Word is Jamey Johnson made it to the Fine Line mere minutes before taking the stage Sunday night, for a highly anticipated sold-out show that was already a makeup from a date postponed in December. At least he had a good excuse this time: He was out at Mystic Lake Casino watching and hanging with two of the guys he so charmingly/blatantly mimics, Merle Haggard and Kris Kristofferson, both of whom he went on to cover alongside three Willie tunes (!) and more by Hank, the Possom and the Allmans in his generous and generally thrilling 105-minute Fine Line set. The show was a benefit for Viking Jared Allen's Home 4 Wounded Warriors and fell on a night off from Kid Rock's "Born Free" tour, for which Johnson is the opening act (i.e., he's finally reaching a mass audience in other cities).
What a sharp contrast the Mystic show was to the Fine Line: from a stone-cold-sober and mostly gray-haired audience to a younger, elbow-to-elbow crowd that was among the rowdiest and drunkest set of people to be seen this side of the We Fest campgrounds. Just like at Mystic, though, Johnson's fans knew most his songs and sang along as if they were gospel texts -- which was pretty remarkable in his case, since he has only received a smattering of radio play.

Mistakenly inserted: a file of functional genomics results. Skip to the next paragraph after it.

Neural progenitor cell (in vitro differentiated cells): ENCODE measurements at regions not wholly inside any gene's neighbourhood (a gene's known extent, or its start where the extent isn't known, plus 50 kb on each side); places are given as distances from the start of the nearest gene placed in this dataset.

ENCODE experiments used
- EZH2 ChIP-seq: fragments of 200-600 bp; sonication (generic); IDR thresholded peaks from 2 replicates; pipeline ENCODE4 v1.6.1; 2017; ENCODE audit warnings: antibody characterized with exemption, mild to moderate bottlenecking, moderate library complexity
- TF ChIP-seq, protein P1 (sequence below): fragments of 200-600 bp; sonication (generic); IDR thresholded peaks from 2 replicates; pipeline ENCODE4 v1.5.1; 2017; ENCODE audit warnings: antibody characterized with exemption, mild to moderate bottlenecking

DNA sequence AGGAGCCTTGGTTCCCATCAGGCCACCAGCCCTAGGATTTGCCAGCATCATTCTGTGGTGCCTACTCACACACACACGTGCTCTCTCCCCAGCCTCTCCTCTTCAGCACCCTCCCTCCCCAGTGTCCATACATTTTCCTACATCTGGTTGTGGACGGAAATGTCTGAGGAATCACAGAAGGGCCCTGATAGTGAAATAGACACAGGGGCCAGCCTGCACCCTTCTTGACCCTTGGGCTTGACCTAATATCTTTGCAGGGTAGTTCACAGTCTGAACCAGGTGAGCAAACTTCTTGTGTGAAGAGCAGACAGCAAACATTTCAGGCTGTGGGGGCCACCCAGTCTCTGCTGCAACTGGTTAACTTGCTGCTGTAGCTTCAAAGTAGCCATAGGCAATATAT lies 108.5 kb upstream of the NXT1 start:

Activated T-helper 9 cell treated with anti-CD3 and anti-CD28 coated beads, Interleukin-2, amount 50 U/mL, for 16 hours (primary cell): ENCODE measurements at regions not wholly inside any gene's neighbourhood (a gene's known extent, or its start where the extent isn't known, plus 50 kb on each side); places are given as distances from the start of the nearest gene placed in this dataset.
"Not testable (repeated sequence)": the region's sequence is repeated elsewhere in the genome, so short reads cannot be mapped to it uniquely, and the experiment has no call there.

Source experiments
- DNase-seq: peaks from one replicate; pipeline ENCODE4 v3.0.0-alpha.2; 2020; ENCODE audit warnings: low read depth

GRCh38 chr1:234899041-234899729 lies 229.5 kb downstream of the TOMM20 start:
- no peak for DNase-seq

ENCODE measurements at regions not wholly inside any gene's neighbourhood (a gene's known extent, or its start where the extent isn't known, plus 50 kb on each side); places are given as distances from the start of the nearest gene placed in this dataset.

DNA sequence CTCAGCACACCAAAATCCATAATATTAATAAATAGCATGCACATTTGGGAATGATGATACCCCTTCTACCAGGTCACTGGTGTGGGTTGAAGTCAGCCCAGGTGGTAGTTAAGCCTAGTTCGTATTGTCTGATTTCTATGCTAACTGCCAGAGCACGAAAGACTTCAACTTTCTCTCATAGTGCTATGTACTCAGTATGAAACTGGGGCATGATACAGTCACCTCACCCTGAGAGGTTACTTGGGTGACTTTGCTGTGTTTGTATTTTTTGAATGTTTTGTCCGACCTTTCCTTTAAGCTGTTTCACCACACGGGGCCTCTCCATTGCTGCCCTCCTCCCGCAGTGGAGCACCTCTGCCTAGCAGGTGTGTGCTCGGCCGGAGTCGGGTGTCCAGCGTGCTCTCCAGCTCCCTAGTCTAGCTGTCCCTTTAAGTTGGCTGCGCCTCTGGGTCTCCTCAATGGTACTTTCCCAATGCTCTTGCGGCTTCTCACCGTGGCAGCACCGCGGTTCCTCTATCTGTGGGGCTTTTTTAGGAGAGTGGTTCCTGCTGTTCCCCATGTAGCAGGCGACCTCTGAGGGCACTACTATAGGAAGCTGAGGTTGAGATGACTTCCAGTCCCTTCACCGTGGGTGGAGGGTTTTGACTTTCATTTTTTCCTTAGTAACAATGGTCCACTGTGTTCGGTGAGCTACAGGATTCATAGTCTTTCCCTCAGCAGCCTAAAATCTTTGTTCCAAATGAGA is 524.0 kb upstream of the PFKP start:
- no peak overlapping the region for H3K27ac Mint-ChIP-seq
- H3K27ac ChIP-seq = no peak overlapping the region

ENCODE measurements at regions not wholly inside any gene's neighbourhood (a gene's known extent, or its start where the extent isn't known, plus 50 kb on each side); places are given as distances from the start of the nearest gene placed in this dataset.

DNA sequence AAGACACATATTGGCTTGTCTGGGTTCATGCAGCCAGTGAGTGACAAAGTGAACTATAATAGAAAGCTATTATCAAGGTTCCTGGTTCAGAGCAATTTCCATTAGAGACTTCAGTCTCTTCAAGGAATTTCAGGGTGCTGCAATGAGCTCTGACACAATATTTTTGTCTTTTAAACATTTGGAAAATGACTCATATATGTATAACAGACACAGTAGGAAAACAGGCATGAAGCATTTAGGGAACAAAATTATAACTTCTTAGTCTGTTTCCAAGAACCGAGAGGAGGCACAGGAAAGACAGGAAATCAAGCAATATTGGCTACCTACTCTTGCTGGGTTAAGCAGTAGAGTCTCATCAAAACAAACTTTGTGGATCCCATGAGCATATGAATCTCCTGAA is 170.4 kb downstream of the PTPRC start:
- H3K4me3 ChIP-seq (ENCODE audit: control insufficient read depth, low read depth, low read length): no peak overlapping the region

Sporting a beard and mane of hair long and unkempt enough to earn him a role in "The Hobbit," the Alabama-bred, deep-crooning outlaw countryman opened with one of his feisty working-man's-blues tunes, "High Cost of Living." From there, though, he kept things relatively slow and even-keel in the first half of the set with a montage of powerful ballads, including Willie's "Moment of Forever" and "Night Life," George Jones' "Still Doing Time" and his own "Can't Cash My Checks," one of the highlights from Johnson's Grammy-nominated 2010 double-disc set "The Guitar Song." Not only did "Checks" give Johnson a chance to show off his smooth roughneck singing talent -- the dude really does have an elegant, Merle-like voice -- it also demonstrated he has one of the most killer bands in country music right now, as the song turned into an extended "Freebird"-style jam.
The tempo picked up sharply with "Playing the Part," and Johnson soon had the crowd eating out of his shot glass with such barroom anthems as Kid Rock's "Only God Knows Why" and the Allman Brothers' "Midnight Rider." At this point, the cynical (and sober) critic in me expected Johnson to wheel out a Jimmy Buffet cover or -- worse! -- the trite hit he himself wrote for Trace Adkins ("Honky Tonk Badonkadonk"). This guy might win over Kenny Chesney fans with all the party-hearty anthems, but he's not going to continue setting himself apart from the crowd that way. Fortunately, he got serious again near the end with some of his smartest originals, including his wry Nashville ode "Between Jennings & Jones," his best crowd-pleaser "Set 'Em Up Joe" and the dark, stormy "Close Your Eyes." There was no encore, and he said all of three words to the crowd, but Johnson still left plenty of strong hints that he'll be back and will be much, much bigger -- and on time, so long as Willie is not in town that night.